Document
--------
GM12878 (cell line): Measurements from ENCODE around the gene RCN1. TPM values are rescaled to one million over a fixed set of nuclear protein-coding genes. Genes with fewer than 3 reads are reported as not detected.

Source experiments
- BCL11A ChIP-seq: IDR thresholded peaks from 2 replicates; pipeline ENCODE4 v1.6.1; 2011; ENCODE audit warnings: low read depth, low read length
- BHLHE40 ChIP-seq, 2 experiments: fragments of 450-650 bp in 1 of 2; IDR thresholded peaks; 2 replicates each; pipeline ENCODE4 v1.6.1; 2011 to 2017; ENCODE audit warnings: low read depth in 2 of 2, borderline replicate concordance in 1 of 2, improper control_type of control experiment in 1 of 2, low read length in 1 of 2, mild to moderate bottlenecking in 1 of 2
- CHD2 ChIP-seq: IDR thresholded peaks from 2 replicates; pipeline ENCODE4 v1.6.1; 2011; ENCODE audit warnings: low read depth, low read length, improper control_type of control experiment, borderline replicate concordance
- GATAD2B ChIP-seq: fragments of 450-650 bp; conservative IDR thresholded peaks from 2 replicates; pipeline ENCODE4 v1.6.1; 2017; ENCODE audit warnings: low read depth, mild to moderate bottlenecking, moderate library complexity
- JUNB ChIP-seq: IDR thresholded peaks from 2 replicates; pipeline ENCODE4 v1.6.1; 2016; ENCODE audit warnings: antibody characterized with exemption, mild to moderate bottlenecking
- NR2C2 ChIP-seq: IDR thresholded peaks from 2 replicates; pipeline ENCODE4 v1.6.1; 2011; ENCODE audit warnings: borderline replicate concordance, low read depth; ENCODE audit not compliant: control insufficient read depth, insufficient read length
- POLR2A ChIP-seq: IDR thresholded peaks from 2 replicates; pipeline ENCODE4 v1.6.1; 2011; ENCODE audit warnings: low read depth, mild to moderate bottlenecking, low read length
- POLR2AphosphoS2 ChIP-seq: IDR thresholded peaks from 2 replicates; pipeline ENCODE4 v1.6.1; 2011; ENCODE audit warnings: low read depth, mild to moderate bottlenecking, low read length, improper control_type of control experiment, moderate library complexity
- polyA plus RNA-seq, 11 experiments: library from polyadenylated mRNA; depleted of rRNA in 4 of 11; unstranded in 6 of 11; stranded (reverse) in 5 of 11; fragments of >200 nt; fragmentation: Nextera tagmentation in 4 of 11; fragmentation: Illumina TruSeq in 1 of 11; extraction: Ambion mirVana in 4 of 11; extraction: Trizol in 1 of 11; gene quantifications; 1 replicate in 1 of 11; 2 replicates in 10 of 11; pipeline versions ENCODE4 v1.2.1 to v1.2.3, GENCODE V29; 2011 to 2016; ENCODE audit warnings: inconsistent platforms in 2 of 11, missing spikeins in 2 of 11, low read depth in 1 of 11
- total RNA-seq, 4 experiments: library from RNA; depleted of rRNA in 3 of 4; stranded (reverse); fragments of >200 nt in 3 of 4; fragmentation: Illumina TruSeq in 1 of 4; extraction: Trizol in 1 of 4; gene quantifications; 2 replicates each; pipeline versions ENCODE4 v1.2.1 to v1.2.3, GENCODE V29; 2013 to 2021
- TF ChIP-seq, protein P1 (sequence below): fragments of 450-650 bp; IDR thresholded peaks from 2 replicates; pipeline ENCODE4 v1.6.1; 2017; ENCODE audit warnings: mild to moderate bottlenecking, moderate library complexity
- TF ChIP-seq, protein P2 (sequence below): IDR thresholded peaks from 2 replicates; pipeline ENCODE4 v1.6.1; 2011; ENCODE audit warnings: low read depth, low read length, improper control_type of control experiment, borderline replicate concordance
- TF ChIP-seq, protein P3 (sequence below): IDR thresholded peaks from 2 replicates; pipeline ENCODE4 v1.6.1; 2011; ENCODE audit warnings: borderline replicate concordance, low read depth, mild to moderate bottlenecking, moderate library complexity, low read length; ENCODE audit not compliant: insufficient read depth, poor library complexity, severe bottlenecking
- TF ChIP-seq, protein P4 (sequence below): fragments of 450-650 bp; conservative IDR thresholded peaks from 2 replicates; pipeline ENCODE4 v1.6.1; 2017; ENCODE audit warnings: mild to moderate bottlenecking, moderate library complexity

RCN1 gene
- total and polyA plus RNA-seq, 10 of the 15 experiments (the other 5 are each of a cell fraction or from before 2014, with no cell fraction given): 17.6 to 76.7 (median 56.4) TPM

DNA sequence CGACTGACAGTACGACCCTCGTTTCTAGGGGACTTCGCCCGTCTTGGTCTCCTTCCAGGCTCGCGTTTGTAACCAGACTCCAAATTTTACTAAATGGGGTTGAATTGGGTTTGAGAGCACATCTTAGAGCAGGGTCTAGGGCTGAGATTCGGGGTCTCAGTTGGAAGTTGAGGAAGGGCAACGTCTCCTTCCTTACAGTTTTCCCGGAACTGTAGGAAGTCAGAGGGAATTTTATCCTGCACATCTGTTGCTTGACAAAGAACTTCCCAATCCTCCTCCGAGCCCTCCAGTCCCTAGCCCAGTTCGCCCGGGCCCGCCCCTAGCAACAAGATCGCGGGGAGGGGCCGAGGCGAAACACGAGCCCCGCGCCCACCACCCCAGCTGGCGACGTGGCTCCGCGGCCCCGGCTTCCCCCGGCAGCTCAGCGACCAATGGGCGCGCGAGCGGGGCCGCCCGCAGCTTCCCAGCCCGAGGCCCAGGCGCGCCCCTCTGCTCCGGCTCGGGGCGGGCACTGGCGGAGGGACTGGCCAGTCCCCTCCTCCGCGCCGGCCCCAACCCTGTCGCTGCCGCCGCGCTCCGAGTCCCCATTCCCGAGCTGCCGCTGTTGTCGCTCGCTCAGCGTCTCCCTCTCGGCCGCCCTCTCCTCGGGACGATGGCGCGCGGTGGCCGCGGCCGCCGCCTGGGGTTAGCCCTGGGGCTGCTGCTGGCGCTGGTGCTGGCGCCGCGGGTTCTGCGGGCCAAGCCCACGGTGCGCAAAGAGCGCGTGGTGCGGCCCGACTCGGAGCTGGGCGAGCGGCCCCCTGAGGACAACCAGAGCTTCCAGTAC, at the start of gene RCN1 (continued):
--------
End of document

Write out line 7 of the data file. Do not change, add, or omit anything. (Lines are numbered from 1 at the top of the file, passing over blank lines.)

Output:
- JUNB ChIP-seq: IDR thresholded peaks from 2 replicates; pipeline ENCODE4 v1.6.1; 2016; ENCODE audit warnings: antibody characterized with exemption, mild to moderate bottlenecking